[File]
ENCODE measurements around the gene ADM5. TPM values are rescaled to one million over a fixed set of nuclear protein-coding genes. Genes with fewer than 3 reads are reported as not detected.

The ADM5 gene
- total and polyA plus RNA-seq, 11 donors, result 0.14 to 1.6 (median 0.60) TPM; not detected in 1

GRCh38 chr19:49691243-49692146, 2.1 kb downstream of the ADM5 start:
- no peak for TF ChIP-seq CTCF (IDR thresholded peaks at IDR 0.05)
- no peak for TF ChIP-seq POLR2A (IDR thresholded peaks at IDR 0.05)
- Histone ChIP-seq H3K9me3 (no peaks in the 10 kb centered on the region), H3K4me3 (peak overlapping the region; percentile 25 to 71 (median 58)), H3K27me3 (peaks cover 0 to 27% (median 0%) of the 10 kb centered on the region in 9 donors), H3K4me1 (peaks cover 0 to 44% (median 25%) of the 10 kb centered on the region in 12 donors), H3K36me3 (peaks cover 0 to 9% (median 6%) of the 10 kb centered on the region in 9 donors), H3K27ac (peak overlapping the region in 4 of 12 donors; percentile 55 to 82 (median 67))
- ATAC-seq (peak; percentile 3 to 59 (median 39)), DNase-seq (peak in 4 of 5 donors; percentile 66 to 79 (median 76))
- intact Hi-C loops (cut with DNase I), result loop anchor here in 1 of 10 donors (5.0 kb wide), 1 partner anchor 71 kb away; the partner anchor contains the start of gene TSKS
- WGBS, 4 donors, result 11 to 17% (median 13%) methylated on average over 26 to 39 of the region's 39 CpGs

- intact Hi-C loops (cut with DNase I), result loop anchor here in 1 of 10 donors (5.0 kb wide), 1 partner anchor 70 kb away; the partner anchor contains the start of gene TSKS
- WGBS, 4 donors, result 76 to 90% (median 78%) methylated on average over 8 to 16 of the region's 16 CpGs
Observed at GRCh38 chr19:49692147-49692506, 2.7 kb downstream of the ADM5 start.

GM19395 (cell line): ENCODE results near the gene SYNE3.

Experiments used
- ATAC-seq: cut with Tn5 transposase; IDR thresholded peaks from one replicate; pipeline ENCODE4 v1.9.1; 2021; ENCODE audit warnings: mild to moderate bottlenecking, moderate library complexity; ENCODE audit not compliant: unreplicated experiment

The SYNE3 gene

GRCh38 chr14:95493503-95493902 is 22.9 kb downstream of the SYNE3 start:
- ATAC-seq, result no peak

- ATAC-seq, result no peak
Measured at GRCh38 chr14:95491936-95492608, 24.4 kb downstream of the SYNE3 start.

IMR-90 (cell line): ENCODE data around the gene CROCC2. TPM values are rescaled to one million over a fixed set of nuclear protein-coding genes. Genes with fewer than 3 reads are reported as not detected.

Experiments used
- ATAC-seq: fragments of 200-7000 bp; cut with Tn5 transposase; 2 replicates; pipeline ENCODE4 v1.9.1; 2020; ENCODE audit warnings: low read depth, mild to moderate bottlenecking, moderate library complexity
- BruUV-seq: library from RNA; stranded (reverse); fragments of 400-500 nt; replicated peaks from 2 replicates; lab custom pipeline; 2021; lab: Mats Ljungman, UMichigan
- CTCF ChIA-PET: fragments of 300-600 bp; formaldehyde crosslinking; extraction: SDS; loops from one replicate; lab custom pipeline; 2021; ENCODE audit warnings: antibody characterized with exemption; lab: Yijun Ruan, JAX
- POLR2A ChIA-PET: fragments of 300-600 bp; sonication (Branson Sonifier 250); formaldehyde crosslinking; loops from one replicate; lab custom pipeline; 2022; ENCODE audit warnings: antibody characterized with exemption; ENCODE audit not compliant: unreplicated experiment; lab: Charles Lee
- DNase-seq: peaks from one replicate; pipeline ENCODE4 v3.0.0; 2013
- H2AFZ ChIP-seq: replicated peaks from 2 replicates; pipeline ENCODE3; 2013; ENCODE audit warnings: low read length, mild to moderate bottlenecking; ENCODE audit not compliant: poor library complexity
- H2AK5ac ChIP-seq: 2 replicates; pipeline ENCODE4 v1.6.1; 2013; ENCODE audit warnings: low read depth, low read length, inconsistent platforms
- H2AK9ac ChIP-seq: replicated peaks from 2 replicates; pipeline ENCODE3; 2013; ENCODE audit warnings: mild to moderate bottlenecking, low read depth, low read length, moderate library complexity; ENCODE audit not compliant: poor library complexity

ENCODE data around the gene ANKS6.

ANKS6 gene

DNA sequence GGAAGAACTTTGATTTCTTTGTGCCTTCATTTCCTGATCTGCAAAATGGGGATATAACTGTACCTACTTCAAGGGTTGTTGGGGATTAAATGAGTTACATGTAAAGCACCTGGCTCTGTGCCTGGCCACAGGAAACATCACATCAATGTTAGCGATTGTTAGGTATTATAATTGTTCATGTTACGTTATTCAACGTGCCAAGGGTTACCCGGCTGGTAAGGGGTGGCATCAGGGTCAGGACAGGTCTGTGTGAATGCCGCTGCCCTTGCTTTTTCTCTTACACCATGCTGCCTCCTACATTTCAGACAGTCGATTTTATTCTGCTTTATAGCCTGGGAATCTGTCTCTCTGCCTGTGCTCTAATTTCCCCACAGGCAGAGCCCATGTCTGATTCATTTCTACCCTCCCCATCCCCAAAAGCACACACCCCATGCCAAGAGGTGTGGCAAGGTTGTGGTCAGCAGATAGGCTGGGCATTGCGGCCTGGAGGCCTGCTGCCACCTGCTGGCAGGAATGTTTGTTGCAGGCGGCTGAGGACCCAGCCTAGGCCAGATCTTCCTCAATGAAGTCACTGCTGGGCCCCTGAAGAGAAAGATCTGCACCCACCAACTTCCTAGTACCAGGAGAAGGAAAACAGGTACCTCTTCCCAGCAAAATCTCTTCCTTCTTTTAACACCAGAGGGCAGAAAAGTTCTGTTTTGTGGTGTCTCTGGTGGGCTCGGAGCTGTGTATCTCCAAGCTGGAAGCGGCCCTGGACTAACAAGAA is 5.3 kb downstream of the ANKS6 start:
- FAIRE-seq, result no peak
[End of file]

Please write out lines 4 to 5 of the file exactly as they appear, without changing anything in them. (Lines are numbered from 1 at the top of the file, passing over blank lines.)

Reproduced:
GRCh38 chr19:49691243-49692146, 2.1 kb downstream of the ADM5 start:
- no peak for TF ChIP-seq CTCF (IDR thresholded peaks at IDR 0.05)